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People tend to think that because they live in the city they can’t homestead or embrace the homesteading lifestyle. I am here to tell you that if you really want to, you can. We lived in an apartment for a year and we dehydrated food, made wine, shopped at the farmer’s market, foraged for wild blackberries, and had planter boxes on our balcony. We tried a small aquaponics system, but we didn’t have the extra money to really invest and make it work properly. While we embraced the lifestyle a little bit, we definitely could have tried more of these options.
1. Learn to live with less.
This is one of the ways that minimalism, homesteading, and zero waste all tie in together. Saving money and learning to use what you have is a piece of all three lifestyles. It is best to shop with intention. When grocery shopping, make sure to have a meal plan and a list. If you need a clothing item first check your closet, then the thrift store before purchasing new. You only purchase what you need. The less time you can spend in stores, the less money you can spend on unnecessary items.
2. Declutter your belongings.
Again, this ties in with minimalism and zero waste. Do you have a lot of clutter around your apartment? Are there items you could sell or donate? Getting rid of a piece of unnecessary furniture may open up room for growing plants.
3. Start a garden.
Even in an apartment it is possible to have a garden. You can grow veggies in pots on your balcony or patio. In our apartment we had hanging planter boxes off of our patio. I could have put herbs, but I planted flowers for fun. If your apartment gets enough sunlight you could even have your herb garden indoors. Microgreens and sprouts are super easy to start and are perfect for salads, sandwiches, and stir frys.
4. Give “alternative” gardening a try.
Have you ever been out riding around and saw a “You pick” sign? Next time stop and see what they have. Some people require you to purchase what you pick and others are just trying not to waste a crop. Foraging for food in the wild is an option, but PLEASE do extensive research and if there is something you just aren’t sure about, don’t eat it. You can also check your area for a community garden. You may have to help out a little bit, but it’s a great way to get fresh vegetables.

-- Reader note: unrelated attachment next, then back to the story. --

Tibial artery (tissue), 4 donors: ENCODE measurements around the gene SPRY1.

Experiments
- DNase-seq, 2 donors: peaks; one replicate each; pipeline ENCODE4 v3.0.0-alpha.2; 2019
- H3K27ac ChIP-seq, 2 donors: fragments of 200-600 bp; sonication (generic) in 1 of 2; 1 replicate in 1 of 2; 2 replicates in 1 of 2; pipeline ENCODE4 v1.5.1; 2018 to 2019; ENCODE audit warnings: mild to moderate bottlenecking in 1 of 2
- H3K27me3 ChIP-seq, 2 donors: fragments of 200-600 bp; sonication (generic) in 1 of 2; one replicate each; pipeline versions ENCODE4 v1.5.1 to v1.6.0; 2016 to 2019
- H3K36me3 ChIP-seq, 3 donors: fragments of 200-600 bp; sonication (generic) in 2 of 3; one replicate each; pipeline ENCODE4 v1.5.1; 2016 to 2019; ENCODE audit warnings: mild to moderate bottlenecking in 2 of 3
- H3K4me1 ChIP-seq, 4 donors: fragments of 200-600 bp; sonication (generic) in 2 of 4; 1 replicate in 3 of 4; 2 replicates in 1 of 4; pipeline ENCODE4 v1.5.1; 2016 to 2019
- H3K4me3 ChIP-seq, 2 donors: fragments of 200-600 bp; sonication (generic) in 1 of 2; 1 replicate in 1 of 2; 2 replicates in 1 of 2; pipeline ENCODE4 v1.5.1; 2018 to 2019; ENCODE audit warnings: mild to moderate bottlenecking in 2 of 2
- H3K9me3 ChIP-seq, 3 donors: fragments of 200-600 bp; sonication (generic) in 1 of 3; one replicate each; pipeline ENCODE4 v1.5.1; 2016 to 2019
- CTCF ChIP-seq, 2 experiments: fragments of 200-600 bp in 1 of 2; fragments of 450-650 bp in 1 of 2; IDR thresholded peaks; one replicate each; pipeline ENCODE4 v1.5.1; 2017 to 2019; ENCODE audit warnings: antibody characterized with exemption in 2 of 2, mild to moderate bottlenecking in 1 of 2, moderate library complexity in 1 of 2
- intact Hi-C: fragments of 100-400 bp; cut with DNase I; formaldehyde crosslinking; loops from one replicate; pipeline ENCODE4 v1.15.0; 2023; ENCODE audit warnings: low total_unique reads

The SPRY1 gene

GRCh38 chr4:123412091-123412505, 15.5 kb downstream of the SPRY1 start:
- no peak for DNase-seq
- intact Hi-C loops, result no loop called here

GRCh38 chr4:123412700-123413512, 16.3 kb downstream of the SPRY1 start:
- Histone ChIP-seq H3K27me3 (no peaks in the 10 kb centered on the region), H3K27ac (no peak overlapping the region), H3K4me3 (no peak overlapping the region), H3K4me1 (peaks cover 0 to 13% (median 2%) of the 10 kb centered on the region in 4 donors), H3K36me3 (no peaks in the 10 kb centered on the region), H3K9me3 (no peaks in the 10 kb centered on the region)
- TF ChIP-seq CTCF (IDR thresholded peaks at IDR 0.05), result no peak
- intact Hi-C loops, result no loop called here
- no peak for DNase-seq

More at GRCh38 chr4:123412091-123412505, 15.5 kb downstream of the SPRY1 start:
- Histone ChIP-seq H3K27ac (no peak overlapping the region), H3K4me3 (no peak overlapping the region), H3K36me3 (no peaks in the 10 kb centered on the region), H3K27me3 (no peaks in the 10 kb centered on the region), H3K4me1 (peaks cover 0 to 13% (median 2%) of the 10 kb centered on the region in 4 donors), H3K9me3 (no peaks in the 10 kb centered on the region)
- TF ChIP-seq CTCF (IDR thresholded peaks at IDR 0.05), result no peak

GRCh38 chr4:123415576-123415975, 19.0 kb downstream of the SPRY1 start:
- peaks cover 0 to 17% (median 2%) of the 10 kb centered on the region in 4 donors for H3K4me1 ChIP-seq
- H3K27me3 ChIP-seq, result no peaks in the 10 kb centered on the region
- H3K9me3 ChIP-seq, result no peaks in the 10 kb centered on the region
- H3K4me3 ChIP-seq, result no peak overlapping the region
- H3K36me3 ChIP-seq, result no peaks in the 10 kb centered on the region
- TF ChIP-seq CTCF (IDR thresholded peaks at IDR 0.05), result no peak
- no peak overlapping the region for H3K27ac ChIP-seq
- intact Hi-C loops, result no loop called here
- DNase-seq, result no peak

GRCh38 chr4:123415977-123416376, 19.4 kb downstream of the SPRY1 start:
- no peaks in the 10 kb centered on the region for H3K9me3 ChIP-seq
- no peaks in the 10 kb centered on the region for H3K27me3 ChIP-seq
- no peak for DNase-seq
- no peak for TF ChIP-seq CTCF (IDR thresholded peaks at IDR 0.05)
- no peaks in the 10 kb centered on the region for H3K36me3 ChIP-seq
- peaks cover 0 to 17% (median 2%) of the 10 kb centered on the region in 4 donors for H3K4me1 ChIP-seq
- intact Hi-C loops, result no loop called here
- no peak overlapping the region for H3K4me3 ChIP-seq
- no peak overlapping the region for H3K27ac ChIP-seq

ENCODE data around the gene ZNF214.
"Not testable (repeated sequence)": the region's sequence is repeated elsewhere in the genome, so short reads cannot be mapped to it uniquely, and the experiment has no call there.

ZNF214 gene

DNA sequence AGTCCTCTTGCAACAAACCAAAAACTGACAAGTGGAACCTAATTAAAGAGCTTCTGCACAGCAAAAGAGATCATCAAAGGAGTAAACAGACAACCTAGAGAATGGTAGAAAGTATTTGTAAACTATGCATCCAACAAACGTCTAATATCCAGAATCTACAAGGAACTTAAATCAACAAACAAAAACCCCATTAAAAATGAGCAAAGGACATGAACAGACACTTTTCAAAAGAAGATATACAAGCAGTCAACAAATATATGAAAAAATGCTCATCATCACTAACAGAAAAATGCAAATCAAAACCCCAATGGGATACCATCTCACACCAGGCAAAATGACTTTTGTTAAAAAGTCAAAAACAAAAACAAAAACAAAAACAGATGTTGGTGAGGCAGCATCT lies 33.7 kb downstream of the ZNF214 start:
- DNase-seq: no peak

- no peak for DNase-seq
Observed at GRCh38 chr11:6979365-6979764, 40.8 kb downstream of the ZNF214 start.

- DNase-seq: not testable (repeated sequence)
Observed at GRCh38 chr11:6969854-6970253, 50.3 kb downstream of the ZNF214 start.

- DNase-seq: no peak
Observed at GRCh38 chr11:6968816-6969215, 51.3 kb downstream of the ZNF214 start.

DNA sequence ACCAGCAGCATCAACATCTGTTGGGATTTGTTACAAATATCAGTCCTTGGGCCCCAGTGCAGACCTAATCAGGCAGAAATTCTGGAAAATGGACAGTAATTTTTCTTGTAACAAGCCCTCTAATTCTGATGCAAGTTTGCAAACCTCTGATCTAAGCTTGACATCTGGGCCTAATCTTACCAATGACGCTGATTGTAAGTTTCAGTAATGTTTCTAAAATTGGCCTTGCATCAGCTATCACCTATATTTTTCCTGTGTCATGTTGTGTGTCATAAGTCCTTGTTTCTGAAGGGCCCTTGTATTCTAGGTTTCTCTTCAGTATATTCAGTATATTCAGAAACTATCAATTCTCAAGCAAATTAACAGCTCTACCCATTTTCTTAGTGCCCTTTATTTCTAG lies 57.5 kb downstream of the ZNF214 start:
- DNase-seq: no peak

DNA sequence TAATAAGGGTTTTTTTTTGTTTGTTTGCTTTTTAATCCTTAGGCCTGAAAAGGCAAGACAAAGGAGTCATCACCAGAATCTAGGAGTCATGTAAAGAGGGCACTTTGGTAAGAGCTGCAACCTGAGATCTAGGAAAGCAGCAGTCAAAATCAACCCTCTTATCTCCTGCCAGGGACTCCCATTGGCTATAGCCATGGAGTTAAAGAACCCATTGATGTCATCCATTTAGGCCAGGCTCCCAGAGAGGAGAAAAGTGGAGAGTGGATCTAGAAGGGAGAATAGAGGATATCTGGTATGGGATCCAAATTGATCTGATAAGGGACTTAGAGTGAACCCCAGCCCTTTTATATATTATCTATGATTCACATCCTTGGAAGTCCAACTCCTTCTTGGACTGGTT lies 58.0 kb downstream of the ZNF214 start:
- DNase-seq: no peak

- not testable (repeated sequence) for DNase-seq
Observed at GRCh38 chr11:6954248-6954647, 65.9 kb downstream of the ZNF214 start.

5. Shop at the farmer’s market.
If gardening truly isn’t an option for you, you can purchase locally grown fruits and veggies at the farmer’s market. You can sometimes find homemade bread, soaps, and sweets as well.
6. Cook from scratch.
Cooking from scratch is a vital role in the homestead. You are using all of those veggies you’ve purchased at the farmer’s market (or grew yourself) and you are getting a healthier diet.
7. Bake your own bread.
Baking your own bread can be very easy. If you use one loaf a week, you could choose one day of the month to make your dough and then freeze it, or bake the loaves and then freeze them.
8. Preserve your own food.
Whether it’s canning, freezing, dehydrating, curing meat, fermentation, or brewing you can preserve the fresh fruits and veggies you get from the farmer’s market (or grew yourself) to eat or drink at a later time. There are TONS of options with food preservation, and it is most definitely important to homesteading.
9. Be conscious of waste.
Part of being a homesteader is not wanting to waste time, money, resources, energy, etc. Can you take shorter showers? Wash clothes less? Can you hang your clothes to dry with an indoor clothes line or on the balcony? Stay home and eat leftovers to avoid food waste and spending money? These are just a few ways to be conscious of waste.
10. Learn to sew.
Hand sewing is a simple task to learn and it can be very helpful. You could repair your damaged clothes instead of throwing them away and buying new ones.
11. Make your own cleaners.
By making your own cleaners you have control over what chemicals are brought into your home. Not to mention, when you run out you can make more. Most homemade cleaners include the same ingredients.
Believe it or not, composting is possible in an apartment. There are indoor composters you can purchase or you can make your own. You could ask friends if they have a compost that you can dump your scraps in once a week or so. The compost can be used for your house plants, vegetables, or you could give it to a friend who has a garden.
For things that can’t be composted, try to recycle. Recycling isn’t always the best option, but it’s better than throwing it in the landfill.
14. Barter, trade, or borrow.
If there is an item that you need for a task ask yourself, “Is this for one project? Will I ever use this again? Is there anyone I might be able to borrow this from? Could I rent this?” Bartering and trading are great ways to get what you need without spending much money, and borrowing is even better.
15. Make what you can.
Instead of buying soap from the store or even the farmer’s market try making a batch yourself. You could make your own deodorant, lotion, or lip balm as well. Try making yogurt from milk instead of buying the little cups or try to make your own cheese. One quick internet search can bring up plenty of things to make yourself at home.